Simply put, a digital asset is an electronic record. It is electronic content that exists outside the physical world and has personal value to someone. Digital content includes individual files and some online accounts. A few types of digital assets are:
Examples of Items that are not typically considered to be digital assets are music, movies, eBooks, and audio books purchased from Apple iTunes or Amazon because the Terms of Service (TOS) agreements that govern these types of assets make them nontransferable. You do not own this digital content. You only pay for a license to listen, watch, or read it during your lifetime. You cannot transfer the ownership of eBooks or music to your heirs.
Digital hardware, such as laptops or PCs, portable hard drives and flash drives, smartphones, tablets, and digital cameras are also not considered to be digital assets. Instead, these devices are “tangible assets,” covered by your traditional estate plan, most likely in your will or trust. However, because access to these devices is essential to preserving your digital assets, giving your heirs required passwords for each device is imperative for data recovery and collection.
It’s important to understand the Terms of Service (TOS) agreements for all of your digital assets because these agreements govern your ability to transfer these accounts when you die, and the rights your surviving heirs have to access them. Each service, from Facebook to Gmail, Yahoo! to Dropbox, has its own TOS agreement with the intent of protecting the rights of the original owner. Yahoo’s TOS agreement, for example, gives the company full and sole authority to delete an account on the death of the account holder—regardless of the effect that may have on the estate.
Knowing what the TOS agreements are for the digital assets you own—and preparing accordingly—is vitally important for their deletion, preservation, or smooth and easy transition to your heirs. Without advance preparation, your estate’s legal representative (or executor), who has a duty to protect your assets, may also face significant roadblocks when trying to access the online accounts and information governed by different TOS agreements or policies.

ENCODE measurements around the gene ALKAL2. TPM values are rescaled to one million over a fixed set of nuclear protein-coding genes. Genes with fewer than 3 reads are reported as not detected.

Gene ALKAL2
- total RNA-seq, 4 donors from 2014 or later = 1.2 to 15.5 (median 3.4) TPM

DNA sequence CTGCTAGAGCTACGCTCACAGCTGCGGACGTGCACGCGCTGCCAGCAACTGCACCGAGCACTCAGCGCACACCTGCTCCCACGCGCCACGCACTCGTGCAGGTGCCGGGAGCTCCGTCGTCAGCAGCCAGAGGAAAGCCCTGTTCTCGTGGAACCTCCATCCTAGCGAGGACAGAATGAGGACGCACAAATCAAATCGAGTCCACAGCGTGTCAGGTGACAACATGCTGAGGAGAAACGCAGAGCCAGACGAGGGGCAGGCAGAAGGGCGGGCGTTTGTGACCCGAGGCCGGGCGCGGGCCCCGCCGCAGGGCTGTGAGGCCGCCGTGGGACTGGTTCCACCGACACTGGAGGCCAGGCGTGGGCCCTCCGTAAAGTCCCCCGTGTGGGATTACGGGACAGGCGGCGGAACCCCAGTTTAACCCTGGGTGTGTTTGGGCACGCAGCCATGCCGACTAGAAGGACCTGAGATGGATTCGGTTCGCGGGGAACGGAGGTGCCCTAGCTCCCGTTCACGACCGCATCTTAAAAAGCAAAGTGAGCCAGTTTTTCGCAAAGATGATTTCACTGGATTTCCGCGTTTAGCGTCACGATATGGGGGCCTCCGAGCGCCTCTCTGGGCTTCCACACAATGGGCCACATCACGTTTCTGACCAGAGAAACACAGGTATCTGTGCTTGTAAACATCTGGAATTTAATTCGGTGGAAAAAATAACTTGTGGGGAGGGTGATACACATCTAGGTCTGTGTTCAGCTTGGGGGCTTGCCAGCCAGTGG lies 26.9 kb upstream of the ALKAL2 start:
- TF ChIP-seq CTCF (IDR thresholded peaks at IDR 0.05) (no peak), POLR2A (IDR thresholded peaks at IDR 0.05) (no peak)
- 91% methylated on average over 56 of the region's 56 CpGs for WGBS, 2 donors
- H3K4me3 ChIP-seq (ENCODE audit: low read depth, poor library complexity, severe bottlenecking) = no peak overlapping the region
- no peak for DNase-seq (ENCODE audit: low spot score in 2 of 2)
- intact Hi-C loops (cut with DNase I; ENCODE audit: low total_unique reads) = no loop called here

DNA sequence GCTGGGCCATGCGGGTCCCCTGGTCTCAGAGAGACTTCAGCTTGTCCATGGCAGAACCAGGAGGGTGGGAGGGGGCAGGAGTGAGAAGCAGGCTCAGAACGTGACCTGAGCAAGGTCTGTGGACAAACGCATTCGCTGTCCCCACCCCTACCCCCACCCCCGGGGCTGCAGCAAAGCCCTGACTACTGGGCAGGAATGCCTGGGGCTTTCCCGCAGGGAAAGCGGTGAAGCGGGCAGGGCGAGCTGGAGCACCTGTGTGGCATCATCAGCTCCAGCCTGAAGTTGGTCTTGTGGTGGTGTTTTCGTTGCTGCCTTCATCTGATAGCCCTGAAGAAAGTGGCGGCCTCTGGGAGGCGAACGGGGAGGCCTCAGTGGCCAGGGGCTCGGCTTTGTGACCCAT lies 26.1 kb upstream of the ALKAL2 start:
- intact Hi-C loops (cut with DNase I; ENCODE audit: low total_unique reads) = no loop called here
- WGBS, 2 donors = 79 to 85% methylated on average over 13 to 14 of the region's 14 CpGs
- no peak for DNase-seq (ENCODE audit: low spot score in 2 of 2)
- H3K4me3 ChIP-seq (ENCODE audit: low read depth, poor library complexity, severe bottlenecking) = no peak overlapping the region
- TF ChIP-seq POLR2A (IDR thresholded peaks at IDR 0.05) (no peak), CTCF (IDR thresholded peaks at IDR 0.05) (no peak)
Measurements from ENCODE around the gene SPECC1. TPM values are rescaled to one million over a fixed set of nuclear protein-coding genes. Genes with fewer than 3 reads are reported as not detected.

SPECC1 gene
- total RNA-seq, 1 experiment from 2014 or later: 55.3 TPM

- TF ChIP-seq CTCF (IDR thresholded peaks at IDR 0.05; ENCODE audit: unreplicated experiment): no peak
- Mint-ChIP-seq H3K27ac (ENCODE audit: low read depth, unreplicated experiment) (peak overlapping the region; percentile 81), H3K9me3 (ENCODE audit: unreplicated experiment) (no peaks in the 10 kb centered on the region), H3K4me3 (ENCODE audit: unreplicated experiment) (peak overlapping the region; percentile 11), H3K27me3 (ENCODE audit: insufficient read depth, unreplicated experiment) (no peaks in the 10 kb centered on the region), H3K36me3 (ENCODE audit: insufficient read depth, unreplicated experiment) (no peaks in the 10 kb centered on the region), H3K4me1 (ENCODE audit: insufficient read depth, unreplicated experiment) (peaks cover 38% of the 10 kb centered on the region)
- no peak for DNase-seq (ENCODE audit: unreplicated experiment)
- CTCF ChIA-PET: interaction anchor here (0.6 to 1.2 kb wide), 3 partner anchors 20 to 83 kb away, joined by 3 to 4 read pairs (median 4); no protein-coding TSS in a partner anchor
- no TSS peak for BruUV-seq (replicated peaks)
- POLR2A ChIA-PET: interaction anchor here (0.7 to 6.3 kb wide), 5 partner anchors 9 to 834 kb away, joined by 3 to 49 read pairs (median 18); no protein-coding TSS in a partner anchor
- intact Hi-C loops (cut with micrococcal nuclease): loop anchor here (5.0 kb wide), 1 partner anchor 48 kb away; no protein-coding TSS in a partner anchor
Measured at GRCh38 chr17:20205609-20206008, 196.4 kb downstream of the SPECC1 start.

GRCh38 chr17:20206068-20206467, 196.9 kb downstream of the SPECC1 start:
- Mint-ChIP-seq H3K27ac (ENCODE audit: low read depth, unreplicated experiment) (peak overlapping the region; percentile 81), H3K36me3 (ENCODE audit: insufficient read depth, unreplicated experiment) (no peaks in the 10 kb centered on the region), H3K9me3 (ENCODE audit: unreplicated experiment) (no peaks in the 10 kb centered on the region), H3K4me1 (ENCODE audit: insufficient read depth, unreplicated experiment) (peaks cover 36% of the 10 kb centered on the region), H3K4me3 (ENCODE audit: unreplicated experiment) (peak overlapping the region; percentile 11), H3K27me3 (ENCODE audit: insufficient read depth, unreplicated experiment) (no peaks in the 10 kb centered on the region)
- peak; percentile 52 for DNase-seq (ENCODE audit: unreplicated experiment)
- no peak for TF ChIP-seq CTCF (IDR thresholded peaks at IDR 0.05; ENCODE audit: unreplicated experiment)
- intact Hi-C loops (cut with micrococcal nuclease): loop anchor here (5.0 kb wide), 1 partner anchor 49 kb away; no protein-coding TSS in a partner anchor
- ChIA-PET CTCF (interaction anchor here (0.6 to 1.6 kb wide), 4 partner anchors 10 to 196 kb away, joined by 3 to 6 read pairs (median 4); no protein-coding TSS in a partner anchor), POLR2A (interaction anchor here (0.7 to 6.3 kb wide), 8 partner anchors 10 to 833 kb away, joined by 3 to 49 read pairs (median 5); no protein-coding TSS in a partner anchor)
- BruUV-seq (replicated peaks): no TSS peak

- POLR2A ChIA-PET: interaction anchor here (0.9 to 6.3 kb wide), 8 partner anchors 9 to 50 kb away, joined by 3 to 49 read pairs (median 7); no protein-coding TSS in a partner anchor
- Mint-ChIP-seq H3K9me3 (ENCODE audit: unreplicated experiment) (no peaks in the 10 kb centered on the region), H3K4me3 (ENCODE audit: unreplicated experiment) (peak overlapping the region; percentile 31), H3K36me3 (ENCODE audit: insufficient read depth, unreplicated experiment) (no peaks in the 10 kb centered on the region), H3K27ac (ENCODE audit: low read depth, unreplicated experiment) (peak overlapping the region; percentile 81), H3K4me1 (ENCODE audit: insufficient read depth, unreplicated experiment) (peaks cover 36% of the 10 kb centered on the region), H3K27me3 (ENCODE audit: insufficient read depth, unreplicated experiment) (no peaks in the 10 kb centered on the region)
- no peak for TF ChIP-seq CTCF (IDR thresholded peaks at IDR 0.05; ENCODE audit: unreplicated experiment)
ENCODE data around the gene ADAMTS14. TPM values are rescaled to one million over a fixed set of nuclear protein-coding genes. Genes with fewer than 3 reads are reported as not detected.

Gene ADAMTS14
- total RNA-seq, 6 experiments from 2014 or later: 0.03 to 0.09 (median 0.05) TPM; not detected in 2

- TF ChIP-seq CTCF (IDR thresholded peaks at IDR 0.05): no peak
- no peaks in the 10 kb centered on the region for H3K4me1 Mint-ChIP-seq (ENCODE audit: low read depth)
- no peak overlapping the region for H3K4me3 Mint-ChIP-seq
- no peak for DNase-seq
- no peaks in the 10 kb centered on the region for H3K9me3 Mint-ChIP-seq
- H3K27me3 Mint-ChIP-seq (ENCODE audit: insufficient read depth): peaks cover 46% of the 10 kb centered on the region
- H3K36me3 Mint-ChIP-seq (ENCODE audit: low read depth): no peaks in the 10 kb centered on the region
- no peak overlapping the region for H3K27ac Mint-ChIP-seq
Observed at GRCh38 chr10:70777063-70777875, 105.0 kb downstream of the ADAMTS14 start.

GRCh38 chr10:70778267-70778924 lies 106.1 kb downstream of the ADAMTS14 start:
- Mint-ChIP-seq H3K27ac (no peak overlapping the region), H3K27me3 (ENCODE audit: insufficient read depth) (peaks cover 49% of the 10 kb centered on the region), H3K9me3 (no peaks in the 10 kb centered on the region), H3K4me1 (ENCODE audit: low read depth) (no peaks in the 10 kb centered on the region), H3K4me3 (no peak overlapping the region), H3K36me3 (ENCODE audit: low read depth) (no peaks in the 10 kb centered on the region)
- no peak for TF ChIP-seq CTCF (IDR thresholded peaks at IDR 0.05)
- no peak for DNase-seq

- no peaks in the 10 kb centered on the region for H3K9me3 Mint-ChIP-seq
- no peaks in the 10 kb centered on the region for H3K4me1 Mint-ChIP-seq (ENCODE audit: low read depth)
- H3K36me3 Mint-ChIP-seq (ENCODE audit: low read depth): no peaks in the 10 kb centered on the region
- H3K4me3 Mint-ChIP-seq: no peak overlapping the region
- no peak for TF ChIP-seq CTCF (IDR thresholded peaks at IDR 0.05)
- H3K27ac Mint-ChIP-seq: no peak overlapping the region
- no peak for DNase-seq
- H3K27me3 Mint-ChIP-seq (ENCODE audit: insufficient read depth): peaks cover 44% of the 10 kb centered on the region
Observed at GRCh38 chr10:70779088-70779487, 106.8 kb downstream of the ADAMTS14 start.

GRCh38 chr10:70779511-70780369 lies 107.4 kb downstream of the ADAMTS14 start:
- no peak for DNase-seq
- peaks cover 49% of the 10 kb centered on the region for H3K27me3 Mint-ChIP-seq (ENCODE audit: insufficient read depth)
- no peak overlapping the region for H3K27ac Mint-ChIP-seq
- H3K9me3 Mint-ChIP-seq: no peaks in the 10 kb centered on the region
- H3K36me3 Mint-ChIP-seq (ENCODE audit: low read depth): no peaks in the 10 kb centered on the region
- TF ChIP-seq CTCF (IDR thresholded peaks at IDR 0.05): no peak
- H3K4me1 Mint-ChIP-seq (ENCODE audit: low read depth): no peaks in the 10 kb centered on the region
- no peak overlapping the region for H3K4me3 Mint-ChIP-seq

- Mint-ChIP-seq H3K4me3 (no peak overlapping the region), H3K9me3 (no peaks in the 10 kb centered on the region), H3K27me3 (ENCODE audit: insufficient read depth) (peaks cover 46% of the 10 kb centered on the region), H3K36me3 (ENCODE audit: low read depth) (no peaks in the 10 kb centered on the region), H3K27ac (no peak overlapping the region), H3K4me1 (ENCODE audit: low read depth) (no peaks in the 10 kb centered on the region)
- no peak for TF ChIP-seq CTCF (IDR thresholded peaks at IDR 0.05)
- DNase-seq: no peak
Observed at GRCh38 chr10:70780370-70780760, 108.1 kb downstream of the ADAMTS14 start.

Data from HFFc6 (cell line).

For example, if an online account has a policy that does not allow transferability and you agree to this policy when creating or updating your account, your legal representative or executor will not have the authority to overstep these restrictions. To gain access, he or she may have to go through a complicated, time consuming, and costly court process.
Because technology has far outpaced the legal considerations, most states are now actively pursuing national legislation to deal with the issue of fiduciary access to the digital assets and accounts of someone who has died. But, in the interim, each state has its own laws governing the rights of an estate representative, a guardian, or a trust. Please consult with your advisor to ensure that your wishes about your digital assets coincide with your state’s laws.
Besides familiarizing yourself with what your digital assets are—and how TOS agreements and your state’s laws may affect future access to them—there are some relatively simple steps you can take today to protect these assets and make sure they are handled according to your wishes after your death.
Yahoo Terms of Service, https://policies.yahoo.com/us/en/yahoo/terms/utos/
Although it may take some time to plan now for the transfer of your digital assets in the future, taking action today will mean a smoother process later. Be sure to keep your inventory and password manager up to date, with regular reminders to edit pertinent information as technology changes and you add new platforms and services to your digital asset collection. Consult with your trust officer or estate planner to be sure that your estate and trust documents reflect your current wishes about how your digital assets will be managed for and by your heirs.
This article is for informational purposes only and should not be construed as investment or legal advice.
Special thanks to Steve Milt, Certified Information Systems Auditor (CISA)S